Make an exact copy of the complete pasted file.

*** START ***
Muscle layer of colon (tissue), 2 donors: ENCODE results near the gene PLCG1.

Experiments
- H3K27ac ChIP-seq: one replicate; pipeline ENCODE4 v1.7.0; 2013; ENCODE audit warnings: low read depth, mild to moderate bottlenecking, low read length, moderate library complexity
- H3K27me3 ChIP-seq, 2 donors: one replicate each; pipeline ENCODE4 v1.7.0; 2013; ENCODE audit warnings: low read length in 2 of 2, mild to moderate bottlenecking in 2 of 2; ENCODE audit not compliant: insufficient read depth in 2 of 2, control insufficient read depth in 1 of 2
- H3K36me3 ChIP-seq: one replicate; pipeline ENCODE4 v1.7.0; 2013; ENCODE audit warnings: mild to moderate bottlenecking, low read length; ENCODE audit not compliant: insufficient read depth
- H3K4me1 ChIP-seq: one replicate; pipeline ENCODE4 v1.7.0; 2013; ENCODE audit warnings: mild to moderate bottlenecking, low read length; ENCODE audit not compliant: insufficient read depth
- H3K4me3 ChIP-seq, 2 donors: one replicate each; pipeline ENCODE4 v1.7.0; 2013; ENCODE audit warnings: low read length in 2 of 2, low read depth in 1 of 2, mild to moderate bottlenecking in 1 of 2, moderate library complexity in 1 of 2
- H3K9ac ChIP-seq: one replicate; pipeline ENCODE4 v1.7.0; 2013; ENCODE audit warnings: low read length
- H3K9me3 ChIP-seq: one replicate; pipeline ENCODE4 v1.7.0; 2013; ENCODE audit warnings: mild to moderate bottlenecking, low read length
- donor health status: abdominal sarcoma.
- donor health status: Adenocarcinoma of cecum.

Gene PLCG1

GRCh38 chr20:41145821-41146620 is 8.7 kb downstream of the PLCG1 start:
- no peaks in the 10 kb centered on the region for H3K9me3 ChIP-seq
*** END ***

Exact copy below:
Muscle layer of colon (tissue), 2 donors: ENCODE results near the gene PLCG1.

Experiments
- H3K27ac ChIP-seq: one replicate; pipeline ENCODE4 v1.7.0; 2013; ENCODE audit warnings: low read depth, mild to moderate bottlenecking, low read length, moderate library complexity
- H3K27me3 ChIP-seq, 2 donors: one replicate each; pipeline ENCODE4 v1.7.0; 2013; ENCODE audit warnings: low read length in 2 of 2, mild to moderate bottlenecking in 2 of 2; ENCODE audit not compliant: insufficient read depth in 2 of 2, control insufficient read depth in 1 of 2
- H3K36me3 ChIP-seq: one replicate; pipeline ENCODE4 v1.7.0; 2013; ENCODE audit warnings: mild to moderate bottlenecking, low read length; ENCODE audit not compliant: insufficient read depth
- H3K4me1 ChIP-seq: one replicate; pipeline ENCODE4 v1.7.0; 2013; ENCODE audit warnings: mild to moderate bottlenecking, low read length; ENCODE audit not compliant: insufficient read depth
- H3K4me3 ChIP-seq, 2 donors: one replicate each; pipeline ENCODE4 v1.7.0; 2013; ENCODE audit warnings: low read length in 2 of 2, low read depth in 1 of 2, mild to moderate bottlenecking in 1 of 2, moderate library complexity in 1 of 2
- H3K9ac ChIP-seq: one replicate; pipeline ENCODE4 v1.7.0; 2013; ENCODE audit warnings: low read length
- H3K9me3 ChIP-seq: one replicate; pipeline ENCODE4 v1.7.0; 2013; ENCODE audit warnings: mild to moderate bottlenecking, low read length
- donor health status: abdominal sarcoma.
- donor health status: Adenocarcinoma of cecum.

Gene PLCG1

GRCh38 chr20:41145821-41146620 is 8.7 kb downstream of the PLCG1 start:
- no peaks in the 10 kb centered on the region for H3K9me3 ChIP-seq